NOTE: I have posted a solution to this blog in the comments. The solution post date is November 20th, 2008.
Answers for Part II
So the answers to the exciting tasks at hand….
There was a good amount of activity surrounding answers submitted for the contest! It was good to see that many people interested in them! Now, it’s time to go through the answers and stretch the imagination a bit! Be prepared for some stretching as well!
One quick thing to point out before we get started, there was a question asked about why /24 routes won’t have a “.255″ as the fourth octet. This really depends on how we are using the ACL. If we are doing traffic filtering, where packets will obviously come from hosts INSIDE the /24, then yes, I’d use a “.255″ mask.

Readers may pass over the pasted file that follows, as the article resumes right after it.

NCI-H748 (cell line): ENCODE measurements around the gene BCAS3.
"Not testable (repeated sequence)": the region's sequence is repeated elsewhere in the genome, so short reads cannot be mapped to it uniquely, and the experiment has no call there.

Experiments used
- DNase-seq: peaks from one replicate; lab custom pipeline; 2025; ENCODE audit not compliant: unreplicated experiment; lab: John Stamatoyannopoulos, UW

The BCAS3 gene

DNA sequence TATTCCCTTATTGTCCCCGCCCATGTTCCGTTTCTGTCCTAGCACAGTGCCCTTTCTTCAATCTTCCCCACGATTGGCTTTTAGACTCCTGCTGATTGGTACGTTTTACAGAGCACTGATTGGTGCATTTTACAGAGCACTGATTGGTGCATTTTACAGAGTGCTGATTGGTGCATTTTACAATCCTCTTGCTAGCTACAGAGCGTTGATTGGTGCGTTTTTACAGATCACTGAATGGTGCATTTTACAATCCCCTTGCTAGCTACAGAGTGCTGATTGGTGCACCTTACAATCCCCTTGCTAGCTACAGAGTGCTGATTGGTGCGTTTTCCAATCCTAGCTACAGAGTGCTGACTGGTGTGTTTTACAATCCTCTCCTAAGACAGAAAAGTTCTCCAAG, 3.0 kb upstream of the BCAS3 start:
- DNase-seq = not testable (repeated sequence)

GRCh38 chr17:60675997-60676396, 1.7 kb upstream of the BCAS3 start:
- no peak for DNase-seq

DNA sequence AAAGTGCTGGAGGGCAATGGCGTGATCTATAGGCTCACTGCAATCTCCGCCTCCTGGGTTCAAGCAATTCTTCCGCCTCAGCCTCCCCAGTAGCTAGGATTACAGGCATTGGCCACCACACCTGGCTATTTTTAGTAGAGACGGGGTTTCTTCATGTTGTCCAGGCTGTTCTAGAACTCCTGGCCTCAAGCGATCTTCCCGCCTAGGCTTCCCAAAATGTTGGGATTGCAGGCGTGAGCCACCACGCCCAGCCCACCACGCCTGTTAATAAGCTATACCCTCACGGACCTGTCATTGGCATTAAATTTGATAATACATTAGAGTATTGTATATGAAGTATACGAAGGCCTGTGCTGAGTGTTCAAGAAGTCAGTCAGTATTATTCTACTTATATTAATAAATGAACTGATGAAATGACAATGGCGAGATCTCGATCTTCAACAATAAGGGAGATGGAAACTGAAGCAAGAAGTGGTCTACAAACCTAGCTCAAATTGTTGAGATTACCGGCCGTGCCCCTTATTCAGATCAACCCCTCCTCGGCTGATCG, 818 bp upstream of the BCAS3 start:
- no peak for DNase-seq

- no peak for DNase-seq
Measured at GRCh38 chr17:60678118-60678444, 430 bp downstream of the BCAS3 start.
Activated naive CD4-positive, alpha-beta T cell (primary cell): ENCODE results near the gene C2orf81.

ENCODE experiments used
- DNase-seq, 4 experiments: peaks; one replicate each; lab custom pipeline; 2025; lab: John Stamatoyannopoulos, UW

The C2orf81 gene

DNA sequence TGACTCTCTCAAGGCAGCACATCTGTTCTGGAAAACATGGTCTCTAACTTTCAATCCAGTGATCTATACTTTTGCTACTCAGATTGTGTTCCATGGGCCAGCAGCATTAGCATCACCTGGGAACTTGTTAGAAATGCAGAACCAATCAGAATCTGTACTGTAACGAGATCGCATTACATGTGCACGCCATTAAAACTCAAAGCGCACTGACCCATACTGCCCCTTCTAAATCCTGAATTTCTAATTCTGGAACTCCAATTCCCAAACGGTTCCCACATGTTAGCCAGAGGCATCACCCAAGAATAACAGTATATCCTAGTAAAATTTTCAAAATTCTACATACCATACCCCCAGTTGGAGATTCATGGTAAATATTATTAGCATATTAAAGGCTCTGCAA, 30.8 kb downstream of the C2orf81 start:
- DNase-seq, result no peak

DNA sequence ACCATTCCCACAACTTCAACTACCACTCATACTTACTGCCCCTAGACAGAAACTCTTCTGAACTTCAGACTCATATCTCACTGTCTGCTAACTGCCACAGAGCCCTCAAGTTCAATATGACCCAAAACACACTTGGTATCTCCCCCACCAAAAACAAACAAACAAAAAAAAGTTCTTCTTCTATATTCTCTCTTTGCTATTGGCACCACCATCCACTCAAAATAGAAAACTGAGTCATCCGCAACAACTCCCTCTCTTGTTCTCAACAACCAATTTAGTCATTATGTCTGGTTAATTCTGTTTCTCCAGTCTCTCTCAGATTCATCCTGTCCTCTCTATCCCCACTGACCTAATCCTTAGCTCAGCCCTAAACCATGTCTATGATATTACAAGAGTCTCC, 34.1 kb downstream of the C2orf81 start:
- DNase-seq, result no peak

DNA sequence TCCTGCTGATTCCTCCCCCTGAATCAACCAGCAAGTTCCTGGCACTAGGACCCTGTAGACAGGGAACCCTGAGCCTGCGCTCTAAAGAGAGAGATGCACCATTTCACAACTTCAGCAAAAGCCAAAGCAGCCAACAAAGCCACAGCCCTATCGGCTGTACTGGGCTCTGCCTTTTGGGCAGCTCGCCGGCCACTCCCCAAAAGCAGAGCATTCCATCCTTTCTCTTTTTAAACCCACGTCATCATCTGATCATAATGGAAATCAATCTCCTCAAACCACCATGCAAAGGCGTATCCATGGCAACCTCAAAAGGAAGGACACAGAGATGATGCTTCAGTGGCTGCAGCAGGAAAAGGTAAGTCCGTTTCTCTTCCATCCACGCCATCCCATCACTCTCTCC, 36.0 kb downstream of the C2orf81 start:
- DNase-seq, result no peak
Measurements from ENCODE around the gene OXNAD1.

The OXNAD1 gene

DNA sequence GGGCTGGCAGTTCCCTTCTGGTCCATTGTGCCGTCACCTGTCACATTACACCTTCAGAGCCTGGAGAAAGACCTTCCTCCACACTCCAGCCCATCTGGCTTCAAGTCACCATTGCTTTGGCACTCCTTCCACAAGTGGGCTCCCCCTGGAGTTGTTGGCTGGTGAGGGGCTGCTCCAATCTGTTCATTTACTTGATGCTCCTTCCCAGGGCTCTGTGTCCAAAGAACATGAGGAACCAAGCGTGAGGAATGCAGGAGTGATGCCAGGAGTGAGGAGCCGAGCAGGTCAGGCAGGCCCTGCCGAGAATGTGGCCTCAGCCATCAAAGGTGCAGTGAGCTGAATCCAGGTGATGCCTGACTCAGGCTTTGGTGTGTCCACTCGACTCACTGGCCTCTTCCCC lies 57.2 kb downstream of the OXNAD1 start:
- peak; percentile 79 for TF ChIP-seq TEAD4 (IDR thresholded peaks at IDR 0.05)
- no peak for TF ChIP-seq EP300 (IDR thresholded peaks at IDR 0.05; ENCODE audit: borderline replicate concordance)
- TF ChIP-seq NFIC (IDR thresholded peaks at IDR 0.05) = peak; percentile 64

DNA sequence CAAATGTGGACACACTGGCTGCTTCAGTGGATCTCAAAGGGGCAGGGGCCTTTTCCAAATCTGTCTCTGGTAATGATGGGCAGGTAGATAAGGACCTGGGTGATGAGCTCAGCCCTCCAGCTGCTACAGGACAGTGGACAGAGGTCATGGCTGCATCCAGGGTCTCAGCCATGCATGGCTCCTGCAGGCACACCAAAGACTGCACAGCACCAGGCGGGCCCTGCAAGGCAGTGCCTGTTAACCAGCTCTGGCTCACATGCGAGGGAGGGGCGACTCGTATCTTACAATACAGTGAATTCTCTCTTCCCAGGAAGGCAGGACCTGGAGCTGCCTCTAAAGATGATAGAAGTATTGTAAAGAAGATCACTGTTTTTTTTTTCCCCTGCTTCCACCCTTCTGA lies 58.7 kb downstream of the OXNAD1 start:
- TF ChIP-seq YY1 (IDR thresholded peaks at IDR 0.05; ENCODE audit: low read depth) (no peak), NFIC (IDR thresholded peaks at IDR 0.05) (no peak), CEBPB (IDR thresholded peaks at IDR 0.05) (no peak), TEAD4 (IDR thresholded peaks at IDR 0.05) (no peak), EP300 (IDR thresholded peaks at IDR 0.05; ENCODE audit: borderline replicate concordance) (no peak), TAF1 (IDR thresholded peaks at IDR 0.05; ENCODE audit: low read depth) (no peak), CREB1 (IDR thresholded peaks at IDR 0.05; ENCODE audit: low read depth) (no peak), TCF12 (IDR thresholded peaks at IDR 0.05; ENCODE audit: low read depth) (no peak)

However, when the entry is being used for a routing filter, and it’s a /24 route… The fourth octet will, by definition, always be “.0″ and shouldn’t be changed. So the mask of “.0″ prevents anything from changing!
Now… On to the answers!
I know, I know… I promised this a while back, after I did the first part. Sorry ’bout that!
So we’ve played around a bit with the access-list idea and some binary matching. So let’s expand our brains even further!
I will start out by telling everyone that I am NOT picking on or otherwise attempting to insult any CCNA’s out there by comparing methodology to what is learned in CCNA. The idea being that there are basic and advanced ways to learn things.